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Medlar Mespilus germanica 50 Seeds USA Company

Medlar Mespilus germanica 50 Seeds USA Company

Regular price $10.99 USD
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Mespilus germanica, commonly known as the medlar, is a deciduous tree native to Southwest Asia and Southeast Europe. It belongs to the Rosaceae family, which also includes apples and pears. Here are some key points about Mespilus germanica:

Appearance: The medlar tree typically grows to a height of 4 to 8 meters (13 to 26 feet) and has broad, ovate leaves with serrated edges. The flowers are white or pale pink, and the fruit resembles a small apple or quince.

Fruit: The fruit of the medlar is unusual in that it is harvested when it's still hard and unripe, then left to "blet" or soften. Bletting involves allowing the fruit to undergo a partial fermentation process, which transforms its texture and flavor. Ripe medlar fruit has a brownish skin and a soft, custard-like flesh with a sweet, tangy flavor reminiscent of spiced apples and dates.

Cultivation: Medlar trees prefer well-drained soil and full sun. They are tolerant of various soil types, including clay and loam. The trees are hardy and can withstand cold temperatures, making them suitable for temperate climates. They are often propagated by grafting onto rootstocks.

Uses: Historically, medlar fruit was popular in Europe during the Middle Ages and Renaissance periods. It was commonly eaten fresh or used in cooking to make preserves, jams, and jellies. Today, medlar fruit is less widely consumed but is still appreciated by enthusiasts for its unique flavor and culinary versatility.

Ornamental Value: In addition to its fruit-bearing qualities, the medlar tree is valued for its ornamental appearance. It produces attractive flowers in spring and has a distinctive branching structure that adds visual interest to landscapes.


Growing Instructions for the Medlar 


Growing Mespilus germanica, or medlar, from seeds can be a rewarding process, although it requires some patience and specific steps to ensure success. Here's a general guide on how to grow medlar trees from seeds:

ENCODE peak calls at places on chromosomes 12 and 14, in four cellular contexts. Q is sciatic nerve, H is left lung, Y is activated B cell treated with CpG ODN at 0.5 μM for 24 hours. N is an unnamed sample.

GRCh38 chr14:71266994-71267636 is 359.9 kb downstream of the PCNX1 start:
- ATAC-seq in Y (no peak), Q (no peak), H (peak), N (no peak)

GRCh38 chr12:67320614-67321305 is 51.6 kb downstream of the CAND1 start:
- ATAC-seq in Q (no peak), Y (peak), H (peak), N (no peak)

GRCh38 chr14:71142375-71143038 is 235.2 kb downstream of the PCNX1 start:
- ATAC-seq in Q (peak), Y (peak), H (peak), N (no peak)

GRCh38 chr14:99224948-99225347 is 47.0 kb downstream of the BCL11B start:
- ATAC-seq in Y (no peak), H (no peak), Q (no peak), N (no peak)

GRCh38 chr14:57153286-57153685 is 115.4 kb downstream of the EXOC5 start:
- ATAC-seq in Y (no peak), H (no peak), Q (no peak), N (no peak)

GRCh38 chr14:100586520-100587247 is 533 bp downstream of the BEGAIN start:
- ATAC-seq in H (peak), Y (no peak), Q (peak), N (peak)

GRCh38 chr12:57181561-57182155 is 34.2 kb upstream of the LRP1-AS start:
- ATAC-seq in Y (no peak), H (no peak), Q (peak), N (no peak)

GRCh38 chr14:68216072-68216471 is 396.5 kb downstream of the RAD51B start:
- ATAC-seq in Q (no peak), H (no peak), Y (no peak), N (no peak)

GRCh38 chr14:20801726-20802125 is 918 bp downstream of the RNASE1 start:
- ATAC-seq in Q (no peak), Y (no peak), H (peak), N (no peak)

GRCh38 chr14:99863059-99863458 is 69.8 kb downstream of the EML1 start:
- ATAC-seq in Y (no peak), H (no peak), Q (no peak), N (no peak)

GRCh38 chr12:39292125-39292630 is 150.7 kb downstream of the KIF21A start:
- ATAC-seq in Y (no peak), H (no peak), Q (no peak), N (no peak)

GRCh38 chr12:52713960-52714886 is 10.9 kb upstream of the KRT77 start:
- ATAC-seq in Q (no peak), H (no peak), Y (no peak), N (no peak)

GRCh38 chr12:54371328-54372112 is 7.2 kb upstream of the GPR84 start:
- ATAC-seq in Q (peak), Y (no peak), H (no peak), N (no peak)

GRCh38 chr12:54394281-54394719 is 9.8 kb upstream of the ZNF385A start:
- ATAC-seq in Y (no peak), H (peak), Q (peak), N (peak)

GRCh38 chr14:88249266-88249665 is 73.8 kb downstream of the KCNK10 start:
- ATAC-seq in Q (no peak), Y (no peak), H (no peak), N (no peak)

Seed Collection: Obtain fresh medlar seeds from ripe fruit. Make sure to select seeds from healthy, disease-free fruits for the best chances of germination.

Seed Preparation: Remove the seeds from the fruit pulp and wash them thoroughly to remove any remaining flesh. Some sources recommend scarifying the seeds by gently rubbing them with sandpaper to improve germination rates, as the hard seed coat can inhibit water absorption.

Stratification: Medlar seeds typically require a period of cold stratification to break dormancy and promote germination. Place the cleaned seeds in a moistened paper towel or peat moss, then seal them in a plastic bag or container. Store the seeds in the refrigerator for about 2 to 3 months to simulate winter conditions. Check the moisture level periodically to prevent drying out.

Potting Mix: Prepare a well-draining potting mix for planting the medlar seeds. A mix of equal parts peat moss, perlite, and vermiculite works well. Fill small pots or seed trays with the potting mix, leaving about 1 inch of space at the top.

Planting Seeds: Plant the stratified medlar seeds about 1 inch deep in the prepared pots or trays. Water the soil thoroughly after planting to ensure good contact between the seeds and the soil.

Germination: Place the pots or trays in a warm, sunny location, such as a windowsill or greenhouse. Keep the soil consistently moist but not waterlogged during the germination period. Germination can take anywhere from a few weeks to several months, so be patient.

Transplanting: Once the medlar seedlings have developed several sets of true leaves and are sturdy enough to handle, they can be transplanted into larger containers or directly into the garden. Choose a sunny location with well-draining soil for planting.

Care: Provide regular water and fertilizer to support the growth of young medlar trees. Protect them from pests and diseases, and provide adequate spacing for mature trees to ensure proper air circulation and sunlight.




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